GREEN LANTERN: REBIRTH wasn’t a story. It was a manifesto. Geoff Johns was arguing at considerable length that the only way to make Green Lantern work as a property was the restoring Hal Jordan to its center. Narrative was (at best) a tertiary consideration behind making that case and selling enough comics to consider it accepted by the audience. Therefore, it is a little hard for me to be overly critical of Johns achieving what he set out to achieve.

Still, Parallax was a really terrible addition to the GL mythos.

I’m glad it happened if only to shut up the fanbois of the most willful and most unlikeable yet most popular lantern Hal Jordan.

Nothing I read in Emerald Twilight was out of character for a stubborn arrogant know-it-all like Jordan who had just lost everything. His ego couldn’t handle it. That’s reality. Thats good writing. It’s sad that people throw around words like bad writing to defend stories they just don’t like.

Now everyone has their sexist, headstrong Jordan back for Batman to loathe and they are happy. Good. Thank good. I couldnt stand the Kyle whining. Kyle who actually saved the franchise when the light was dimmest and the sales were lowest, and allowed you all to be enjoying the elevated status that Green Lantern appreciates now.

David,agree on Johns’ treatment of the Guardians. I liked it when Englehart had them screw up massively, but Johns’ run eventually felt like “Look, this issue the Guardians do something bad! Next issue, the Guardians do something else bad!”

how can you “redeem” a comic book hero, who after 50 years of being goody two shoes murders like thousands of people?

Only in comics, my friends, only in comics….Nope its not literature, yet.
Hang in there…

Also, I’m going to put this out there.

Rebirth was a massive disappointment, but what it really did was herald Infinite Crisis which was just brutal as a reader. Four mini series and years of storytelling leading up to a last page bait and switch where we saw that all the really sharp comics we’d been reading were just decoration for rehashing a twenty year old story.

I’m not sure I’ve ever been more excited as a reader coming into a comic and by the end of that mini series, I just couldn’t fathom the level of build and energy that had been squandered in the name of a writer’s nostalgia.

how can you “redeem” a comic book hero, who after 50 years of being goody two shoes murders like thousands of people?

Only in comics, my friends, only in comics….Nope its not literature, yet.
Hang in there…

This goes under the mistaken premise that writing has to reach literature status in order to have worth. I disagree. Superhero comics shouldn’t aspire to be literature. I’d rather a top notch fun superhero comic than reading a superhero comic that has pretentious aspirations to literature.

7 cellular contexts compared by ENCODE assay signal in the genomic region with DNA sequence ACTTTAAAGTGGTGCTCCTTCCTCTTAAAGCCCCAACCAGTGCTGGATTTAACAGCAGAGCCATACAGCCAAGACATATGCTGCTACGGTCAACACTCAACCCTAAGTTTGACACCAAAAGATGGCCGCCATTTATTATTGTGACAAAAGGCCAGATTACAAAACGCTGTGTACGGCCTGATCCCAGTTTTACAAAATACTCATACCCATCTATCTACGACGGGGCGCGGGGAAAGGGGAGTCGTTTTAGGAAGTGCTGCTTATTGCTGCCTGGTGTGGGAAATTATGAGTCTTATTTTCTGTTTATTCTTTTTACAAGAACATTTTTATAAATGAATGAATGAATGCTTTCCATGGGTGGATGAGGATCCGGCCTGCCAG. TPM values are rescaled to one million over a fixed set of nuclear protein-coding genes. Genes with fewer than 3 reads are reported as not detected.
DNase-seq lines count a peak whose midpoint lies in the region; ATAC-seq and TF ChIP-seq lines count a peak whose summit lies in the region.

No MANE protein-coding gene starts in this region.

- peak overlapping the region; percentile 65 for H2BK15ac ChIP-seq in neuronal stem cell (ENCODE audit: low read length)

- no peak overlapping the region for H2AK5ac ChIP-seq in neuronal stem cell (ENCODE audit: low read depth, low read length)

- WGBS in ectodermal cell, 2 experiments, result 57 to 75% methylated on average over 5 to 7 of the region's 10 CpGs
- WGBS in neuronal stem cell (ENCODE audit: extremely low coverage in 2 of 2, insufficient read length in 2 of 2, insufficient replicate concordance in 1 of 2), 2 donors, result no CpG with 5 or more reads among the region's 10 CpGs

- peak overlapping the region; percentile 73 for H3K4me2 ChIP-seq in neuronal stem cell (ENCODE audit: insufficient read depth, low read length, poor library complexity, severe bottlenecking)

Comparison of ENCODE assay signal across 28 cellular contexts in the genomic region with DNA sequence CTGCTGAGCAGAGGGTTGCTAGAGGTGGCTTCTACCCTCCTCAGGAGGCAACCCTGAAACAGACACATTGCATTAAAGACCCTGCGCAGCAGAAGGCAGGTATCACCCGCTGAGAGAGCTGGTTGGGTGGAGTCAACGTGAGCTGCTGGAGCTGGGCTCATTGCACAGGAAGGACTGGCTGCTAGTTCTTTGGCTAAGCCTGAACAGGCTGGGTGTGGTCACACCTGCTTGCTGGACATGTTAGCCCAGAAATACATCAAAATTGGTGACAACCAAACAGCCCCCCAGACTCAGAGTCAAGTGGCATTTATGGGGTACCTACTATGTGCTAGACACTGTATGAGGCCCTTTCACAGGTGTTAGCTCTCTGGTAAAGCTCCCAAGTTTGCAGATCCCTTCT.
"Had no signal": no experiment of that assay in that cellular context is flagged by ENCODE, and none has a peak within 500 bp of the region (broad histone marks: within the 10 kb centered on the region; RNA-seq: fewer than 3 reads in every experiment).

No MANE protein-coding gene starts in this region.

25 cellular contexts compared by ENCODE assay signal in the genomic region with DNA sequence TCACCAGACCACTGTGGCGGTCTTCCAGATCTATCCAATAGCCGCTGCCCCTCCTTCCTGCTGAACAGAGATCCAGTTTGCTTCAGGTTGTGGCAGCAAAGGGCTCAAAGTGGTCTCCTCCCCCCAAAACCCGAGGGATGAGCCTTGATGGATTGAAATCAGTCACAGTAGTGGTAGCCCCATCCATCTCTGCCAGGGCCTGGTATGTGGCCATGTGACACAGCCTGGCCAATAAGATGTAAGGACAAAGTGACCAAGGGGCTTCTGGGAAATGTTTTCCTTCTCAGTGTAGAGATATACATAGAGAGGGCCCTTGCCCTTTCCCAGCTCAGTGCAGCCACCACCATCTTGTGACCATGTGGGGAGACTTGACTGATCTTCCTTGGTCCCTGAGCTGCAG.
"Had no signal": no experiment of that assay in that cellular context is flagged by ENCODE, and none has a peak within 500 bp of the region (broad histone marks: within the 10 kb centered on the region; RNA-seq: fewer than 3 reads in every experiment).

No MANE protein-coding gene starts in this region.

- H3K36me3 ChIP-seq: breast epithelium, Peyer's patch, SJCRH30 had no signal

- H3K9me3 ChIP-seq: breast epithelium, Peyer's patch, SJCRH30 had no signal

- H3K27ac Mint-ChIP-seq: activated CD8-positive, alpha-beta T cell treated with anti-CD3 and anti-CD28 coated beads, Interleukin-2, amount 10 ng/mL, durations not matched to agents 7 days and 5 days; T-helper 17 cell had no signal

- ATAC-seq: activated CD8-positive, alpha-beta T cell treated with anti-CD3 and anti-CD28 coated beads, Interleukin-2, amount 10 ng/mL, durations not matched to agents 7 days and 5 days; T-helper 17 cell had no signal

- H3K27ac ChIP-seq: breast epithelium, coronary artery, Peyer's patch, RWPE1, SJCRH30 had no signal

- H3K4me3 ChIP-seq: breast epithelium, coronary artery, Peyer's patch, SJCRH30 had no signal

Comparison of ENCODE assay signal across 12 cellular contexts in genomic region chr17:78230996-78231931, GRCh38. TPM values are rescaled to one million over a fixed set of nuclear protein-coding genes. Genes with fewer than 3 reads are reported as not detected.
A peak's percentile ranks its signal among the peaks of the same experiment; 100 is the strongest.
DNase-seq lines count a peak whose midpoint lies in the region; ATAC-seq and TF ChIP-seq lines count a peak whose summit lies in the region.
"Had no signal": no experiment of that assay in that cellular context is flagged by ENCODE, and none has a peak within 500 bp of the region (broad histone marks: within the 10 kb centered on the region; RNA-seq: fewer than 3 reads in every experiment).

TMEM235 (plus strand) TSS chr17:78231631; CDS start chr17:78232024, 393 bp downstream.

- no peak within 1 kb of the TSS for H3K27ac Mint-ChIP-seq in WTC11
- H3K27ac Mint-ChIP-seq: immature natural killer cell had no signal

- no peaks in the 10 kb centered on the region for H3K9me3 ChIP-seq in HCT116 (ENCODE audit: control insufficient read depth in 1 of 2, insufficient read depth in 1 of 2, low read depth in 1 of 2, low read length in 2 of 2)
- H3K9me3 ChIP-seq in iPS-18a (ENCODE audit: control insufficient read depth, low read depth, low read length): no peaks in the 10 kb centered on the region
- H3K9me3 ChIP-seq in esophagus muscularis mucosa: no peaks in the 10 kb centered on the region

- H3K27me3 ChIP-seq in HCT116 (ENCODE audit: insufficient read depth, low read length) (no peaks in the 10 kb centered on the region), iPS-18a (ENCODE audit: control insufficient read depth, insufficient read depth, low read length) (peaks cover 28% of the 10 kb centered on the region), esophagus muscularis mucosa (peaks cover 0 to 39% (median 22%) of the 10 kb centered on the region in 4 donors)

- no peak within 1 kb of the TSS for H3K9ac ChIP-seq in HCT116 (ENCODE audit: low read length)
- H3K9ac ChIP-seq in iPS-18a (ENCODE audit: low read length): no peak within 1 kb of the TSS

To be fair to superhero comics, most literature doesn’t release on a monthly basis for 50 years. With that high frequency and volume of output, it’s hard to maintain consistently high quality, especially given the amount of chefs involved in the kitchen. That’s why soap operas will always be somewhat inferior to well-crafted two hour movies or cable television series.

The more serialized and long-running literature becomes, and the more the quantity of writing that accumulates, the more it falls into such traps. Especially if the property is profitable. Even Arthur Conan Doyle fell into this trap and resurrected Sherlock Holmes after supposedly killing him years earlier.

So, why is a giant yellow bug that eats fear called “Parallax” again?

The minute that they brought Hal back as the Spectre, was the day I quit reading DC. So glad I was not around for the rest of this garbage.

Rebirth was a massive disappointment, but what it really did was herald Infinite Crisis which was just brutal as a reader. Four mini series and years of storytelling leading up to a last page bait and switch where we saw that all the really sharp comics we’d been reading were just decoration for rehashing a twenty year old story.

What really sharp stories? Those stories leading up to Infinite Crisis and those four tie-in minis were such total garbage. I guarantee you, now that you have read Infinite Crisis and know how uninspired and bad it was, try to reread those “really sharp comics” leading up to Infinite Crisis. I bet they won’t read as well to you.

Infinite Crisis was so incoherent. None of those disparate storylines tied in together very well, at least not in any coherent way. The attack on Amazon Island, the OMACs, the Jean Loring Eclipso story, Rann vs. Thanagar, Villains United, Day of Vengeance mini, all these wildly disparate tie-ins that ultimately were totally peripheral to the story at best, or poorly shoehorned subplots that only served to clutter the narrative at worst.